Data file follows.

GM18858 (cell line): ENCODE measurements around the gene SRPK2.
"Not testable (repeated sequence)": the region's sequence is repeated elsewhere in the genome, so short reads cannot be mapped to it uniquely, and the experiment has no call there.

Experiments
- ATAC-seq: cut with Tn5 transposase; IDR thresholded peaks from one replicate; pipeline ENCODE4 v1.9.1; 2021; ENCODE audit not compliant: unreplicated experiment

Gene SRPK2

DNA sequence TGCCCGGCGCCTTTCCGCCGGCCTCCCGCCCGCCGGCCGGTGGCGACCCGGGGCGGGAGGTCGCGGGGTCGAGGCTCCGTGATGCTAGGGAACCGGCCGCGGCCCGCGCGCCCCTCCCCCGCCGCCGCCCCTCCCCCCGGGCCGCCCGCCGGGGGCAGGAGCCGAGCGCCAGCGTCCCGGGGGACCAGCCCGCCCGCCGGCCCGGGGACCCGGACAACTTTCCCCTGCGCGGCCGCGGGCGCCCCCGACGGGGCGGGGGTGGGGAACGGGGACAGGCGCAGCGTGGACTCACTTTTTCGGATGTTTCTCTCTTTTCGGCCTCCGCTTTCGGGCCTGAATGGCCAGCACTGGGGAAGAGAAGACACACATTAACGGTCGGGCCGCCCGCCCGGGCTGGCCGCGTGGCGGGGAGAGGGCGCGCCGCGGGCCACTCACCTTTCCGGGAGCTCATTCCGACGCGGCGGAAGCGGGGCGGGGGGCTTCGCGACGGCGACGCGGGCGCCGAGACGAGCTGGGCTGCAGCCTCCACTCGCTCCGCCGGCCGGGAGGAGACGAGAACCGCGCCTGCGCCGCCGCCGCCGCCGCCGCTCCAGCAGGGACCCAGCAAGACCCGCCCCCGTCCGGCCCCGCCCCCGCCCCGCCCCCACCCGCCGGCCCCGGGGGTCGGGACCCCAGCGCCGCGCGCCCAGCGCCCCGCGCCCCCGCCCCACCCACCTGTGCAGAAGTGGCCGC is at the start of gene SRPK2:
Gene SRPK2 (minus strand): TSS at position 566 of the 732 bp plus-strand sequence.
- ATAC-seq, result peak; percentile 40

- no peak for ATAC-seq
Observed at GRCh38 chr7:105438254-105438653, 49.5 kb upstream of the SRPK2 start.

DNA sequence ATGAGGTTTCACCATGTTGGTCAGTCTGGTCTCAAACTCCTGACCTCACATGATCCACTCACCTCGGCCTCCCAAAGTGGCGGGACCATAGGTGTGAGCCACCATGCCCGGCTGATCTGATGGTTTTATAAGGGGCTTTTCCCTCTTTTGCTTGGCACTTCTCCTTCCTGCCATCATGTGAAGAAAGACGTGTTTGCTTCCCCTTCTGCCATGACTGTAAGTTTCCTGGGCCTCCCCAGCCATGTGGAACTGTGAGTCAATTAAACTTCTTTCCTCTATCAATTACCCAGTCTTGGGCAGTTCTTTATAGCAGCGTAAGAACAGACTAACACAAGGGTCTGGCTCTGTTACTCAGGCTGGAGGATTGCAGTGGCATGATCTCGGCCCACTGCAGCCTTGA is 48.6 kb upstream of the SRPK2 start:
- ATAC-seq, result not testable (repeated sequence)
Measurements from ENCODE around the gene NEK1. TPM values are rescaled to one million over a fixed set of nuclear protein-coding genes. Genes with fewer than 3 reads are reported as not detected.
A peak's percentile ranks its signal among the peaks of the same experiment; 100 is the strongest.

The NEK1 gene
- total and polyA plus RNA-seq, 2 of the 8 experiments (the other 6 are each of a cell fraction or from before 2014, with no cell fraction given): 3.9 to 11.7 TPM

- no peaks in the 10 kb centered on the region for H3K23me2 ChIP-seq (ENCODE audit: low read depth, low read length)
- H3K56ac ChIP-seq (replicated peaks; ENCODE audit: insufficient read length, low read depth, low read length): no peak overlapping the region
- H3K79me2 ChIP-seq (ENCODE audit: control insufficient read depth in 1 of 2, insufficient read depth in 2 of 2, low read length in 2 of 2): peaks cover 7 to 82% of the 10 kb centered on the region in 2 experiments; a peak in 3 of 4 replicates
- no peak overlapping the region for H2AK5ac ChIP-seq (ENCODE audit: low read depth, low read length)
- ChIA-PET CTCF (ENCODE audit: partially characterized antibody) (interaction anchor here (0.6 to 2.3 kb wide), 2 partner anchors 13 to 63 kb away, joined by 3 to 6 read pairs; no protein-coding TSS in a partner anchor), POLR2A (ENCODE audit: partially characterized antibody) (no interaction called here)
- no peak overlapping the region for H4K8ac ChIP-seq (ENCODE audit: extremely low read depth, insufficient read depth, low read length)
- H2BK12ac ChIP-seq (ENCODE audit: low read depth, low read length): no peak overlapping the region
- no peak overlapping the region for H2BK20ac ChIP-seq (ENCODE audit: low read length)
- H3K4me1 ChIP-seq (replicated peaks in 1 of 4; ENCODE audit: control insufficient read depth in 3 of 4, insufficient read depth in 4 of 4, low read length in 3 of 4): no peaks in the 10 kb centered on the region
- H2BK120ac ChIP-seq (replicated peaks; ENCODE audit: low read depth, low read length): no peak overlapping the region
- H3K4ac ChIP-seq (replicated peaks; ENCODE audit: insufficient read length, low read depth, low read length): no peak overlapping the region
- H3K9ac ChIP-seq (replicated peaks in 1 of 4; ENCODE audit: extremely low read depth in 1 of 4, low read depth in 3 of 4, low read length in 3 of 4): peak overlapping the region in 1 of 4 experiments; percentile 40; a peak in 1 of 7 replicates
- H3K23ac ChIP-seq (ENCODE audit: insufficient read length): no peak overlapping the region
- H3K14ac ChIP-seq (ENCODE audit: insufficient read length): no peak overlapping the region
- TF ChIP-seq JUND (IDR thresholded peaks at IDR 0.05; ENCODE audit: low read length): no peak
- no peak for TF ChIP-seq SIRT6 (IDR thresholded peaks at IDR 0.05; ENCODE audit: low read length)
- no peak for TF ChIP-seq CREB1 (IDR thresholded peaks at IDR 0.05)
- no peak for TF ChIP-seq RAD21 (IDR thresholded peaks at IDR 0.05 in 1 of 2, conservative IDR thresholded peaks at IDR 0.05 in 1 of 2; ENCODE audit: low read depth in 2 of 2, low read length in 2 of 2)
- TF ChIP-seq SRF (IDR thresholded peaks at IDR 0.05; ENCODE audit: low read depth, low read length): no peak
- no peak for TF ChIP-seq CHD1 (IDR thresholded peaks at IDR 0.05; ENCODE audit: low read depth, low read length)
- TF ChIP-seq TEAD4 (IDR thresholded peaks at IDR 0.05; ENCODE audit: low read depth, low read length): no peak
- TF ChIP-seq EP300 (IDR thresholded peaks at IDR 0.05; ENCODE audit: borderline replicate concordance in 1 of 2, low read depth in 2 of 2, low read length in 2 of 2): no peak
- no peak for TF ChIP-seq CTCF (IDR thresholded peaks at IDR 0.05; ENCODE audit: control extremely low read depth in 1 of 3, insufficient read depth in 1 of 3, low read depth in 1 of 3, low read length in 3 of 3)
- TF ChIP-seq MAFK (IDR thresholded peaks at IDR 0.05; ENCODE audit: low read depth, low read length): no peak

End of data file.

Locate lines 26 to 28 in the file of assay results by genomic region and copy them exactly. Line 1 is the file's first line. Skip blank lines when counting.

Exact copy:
- H2BK120ac ChIP-seq (replicated peaks; ENCODE audit: low read depth, low read length): no peak overlapping the region
- H3K4ac ChIP-seq (replicated peaks; ENCODE audit: insufficient read length, low read depth, low read length): no peak overlapping the region
- H3K9ac ChIP-seq (replicated peaks in 1 of 4; ENCODE audit: extremely low read depth in 1 of 4, low read depth in 3 of 4, low read length in 3 of 4): peak overlapping the region in 1 of 4 experiments; percentile 40; a peak in 1 of 7 replicates